Tackling the rotor tug challenge

Across the world, there is an increased demand for advanced simulator-based tools that can assist tug operators and ports in determining the best type, size, number of tugs and the strategies to be used for a given tug operation.

Simulations, including type-specific tug simulations, are a strategic focus area for FORCE Technology. It has been cooperating with a large number of tug operators and ports on training and port studies for the past 10 years. Considerable amounts of development funds have been used specifically to develop tug-related simulation systems based on towing tank tests and advanced mathematical models.

The studies in which we have seen a requirement for involving advanced tug simulation include: escort operations for large tankers when approaching terminals; towing out of large newly built ships from yards; assistance to Liquefied Natural Gas (LNG) carriers to and from terminals positioned offshore; and tug assistance in new or modified ports that will accommodate larger vessels in the future such as large LNG carriers, container vessels, cruise ships or tankers.

At FORCE Technology, we operate nine simulators, four of which are full mission systems and three are dedicated tug simulators. All simulators can be coupled, and all can easily be transformed and used as either tugs or other types of vessels. Pictured is a new compact tug simulator where 27 52inch monitors with full HD resolution in a 360 degree array have been used to provide a very large field of view (see Figure 1). The simulator can be used to simulate a specific Azimuth Stern Drive (ASD), Voith Schneider propeller (VSP) or rotor tug and includes a vast selection of handles, winch and engine controls and instruments including overhead panels.

FORCE Technology has 50 years of experience in conducting comprehensive maneuvring and simulation studies. FORCE Technology conducts about 30 engineering studies every year in our simulator centre in Copenhagen, Denmark. The studies are conducted in order to ensure safe and efficient navigation of different types of vessels in existing or planned port facilities. The simulation studies have different objectives which could include operations such as the placement of navigational aids; evaluation of breakwater layout and alignment, including width and alignment of approach channels; evaluation of arrival/ departure conditions for existing or new port facilities. They can also include: ship motions in both frequency and time domains giving accurate assessment of risks; mooring studies; controllability of vessels at limited water depth; operational guidelines, as well as determination of tug type, size and number best suited for a specific operation.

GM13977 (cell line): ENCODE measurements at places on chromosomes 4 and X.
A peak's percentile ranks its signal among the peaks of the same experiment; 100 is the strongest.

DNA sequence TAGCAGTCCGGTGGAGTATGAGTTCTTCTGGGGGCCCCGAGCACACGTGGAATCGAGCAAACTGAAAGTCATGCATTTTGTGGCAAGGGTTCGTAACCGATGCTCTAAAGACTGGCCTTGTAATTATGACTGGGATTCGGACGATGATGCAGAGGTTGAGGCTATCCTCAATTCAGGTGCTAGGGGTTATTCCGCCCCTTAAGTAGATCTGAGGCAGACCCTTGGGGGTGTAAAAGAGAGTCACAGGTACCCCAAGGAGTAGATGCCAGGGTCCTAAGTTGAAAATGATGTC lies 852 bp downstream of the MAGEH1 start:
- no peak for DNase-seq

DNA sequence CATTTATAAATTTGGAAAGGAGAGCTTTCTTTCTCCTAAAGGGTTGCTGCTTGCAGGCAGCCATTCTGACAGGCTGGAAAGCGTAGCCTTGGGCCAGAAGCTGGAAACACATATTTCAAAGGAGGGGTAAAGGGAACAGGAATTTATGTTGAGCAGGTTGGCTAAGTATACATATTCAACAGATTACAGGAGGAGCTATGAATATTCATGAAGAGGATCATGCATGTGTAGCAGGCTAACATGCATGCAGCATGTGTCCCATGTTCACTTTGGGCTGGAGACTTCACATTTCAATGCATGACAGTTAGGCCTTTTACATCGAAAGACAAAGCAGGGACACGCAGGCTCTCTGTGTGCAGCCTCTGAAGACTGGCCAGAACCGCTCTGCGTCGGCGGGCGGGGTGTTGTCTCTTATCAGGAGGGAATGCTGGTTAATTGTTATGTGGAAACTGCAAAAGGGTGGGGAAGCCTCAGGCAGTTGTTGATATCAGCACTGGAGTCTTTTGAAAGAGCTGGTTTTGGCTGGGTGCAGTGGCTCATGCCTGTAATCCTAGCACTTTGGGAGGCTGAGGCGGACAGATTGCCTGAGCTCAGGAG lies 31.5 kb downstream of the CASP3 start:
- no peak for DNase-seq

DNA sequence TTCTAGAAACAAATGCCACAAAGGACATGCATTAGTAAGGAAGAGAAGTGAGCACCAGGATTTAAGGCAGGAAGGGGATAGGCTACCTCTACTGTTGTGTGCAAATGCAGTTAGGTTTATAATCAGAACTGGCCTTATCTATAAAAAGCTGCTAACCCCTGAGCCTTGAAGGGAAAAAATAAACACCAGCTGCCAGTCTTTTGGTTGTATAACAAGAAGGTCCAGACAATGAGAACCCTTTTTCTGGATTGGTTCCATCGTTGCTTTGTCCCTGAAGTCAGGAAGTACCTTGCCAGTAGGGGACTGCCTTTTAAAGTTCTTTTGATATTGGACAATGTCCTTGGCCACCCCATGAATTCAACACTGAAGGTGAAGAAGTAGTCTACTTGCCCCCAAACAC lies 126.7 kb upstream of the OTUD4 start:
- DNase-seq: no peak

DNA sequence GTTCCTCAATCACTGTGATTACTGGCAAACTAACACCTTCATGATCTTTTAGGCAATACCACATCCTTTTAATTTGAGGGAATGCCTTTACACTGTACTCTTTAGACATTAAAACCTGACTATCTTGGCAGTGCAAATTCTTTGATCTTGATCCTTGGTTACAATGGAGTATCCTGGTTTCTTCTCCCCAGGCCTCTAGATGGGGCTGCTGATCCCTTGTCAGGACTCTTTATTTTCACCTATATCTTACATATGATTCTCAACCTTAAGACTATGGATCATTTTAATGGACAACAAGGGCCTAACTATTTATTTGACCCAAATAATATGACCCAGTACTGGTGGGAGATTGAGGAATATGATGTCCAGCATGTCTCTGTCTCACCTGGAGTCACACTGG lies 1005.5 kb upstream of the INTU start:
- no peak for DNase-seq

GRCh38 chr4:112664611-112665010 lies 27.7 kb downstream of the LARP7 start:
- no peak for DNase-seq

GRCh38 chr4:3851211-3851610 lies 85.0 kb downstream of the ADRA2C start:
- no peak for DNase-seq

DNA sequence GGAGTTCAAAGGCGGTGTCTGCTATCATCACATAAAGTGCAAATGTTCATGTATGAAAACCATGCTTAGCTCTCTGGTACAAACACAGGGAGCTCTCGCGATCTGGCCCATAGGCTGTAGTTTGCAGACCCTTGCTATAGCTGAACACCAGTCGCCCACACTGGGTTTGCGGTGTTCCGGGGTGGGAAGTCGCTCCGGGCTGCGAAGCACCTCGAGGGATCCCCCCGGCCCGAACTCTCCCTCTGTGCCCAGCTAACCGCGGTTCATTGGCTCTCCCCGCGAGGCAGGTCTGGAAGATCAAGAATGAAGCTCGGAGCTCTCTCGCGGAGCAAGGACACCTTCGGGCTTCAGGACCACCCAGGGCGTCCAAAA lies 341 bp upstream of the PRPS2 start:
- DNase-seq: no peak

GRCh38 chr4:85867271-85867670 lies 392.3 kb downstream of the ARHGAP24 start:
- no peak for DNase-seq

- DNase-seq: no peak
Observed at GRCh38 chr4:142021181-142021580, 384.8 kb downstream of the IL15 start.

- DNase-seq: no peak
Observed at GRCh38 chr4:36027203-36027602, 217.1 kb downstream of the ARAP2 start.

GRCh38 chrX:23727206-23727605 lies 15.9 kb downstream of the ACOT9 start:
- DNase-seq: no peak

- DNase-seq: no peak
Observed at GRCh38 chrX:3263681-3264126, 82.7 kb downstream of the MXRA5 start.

Simulation studies involving rotor tugs

For the past years, we have performed an increasing number of simulator-based studies involving rotor tugs. The rotor tug concept was developed by the Dutch company Kooren in the late 1990s and first used to handle the large-windage-area car carriers in the Bremerhaven locks. The rotor tug can be described as a ’conventional’ tractor tug with two azimuth thrusters fore and the aft skeg replaced by a third azimuth thruster unit. This configuration of propulsion and steering units gives the high-powered rotor tug extreme maneuvrability and the ability to work efficiently in narrow spaces. For training and port studies, it is important that the mathematical models used are very precise and accurate. Based on data from physical tank tests, naval architects and engineers have produced different sizes of rotor tugs.

The mathematical models produced at FORCE Technology include complex features such as ship to ship interaction between the assisted ship and the tugs; tug performance in waves; fender interaction in three dimensions; modelling of the towing line; description of ship mass, inertia, time constants; deep/shallowwater hydrodynamics; aerodynamic forces (derived from our database of wind tunnel tests) and wave-induced motions. The simulation studies performed involving rotor tugs have primarily been for the operation of very large bulkers and LNG carriers where the tugs have been instrumental to their safe approach and departure.


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Jesper Nielsen, Sales Manager for the Maritime Division of FORCE Technology
Edition: Edition 55

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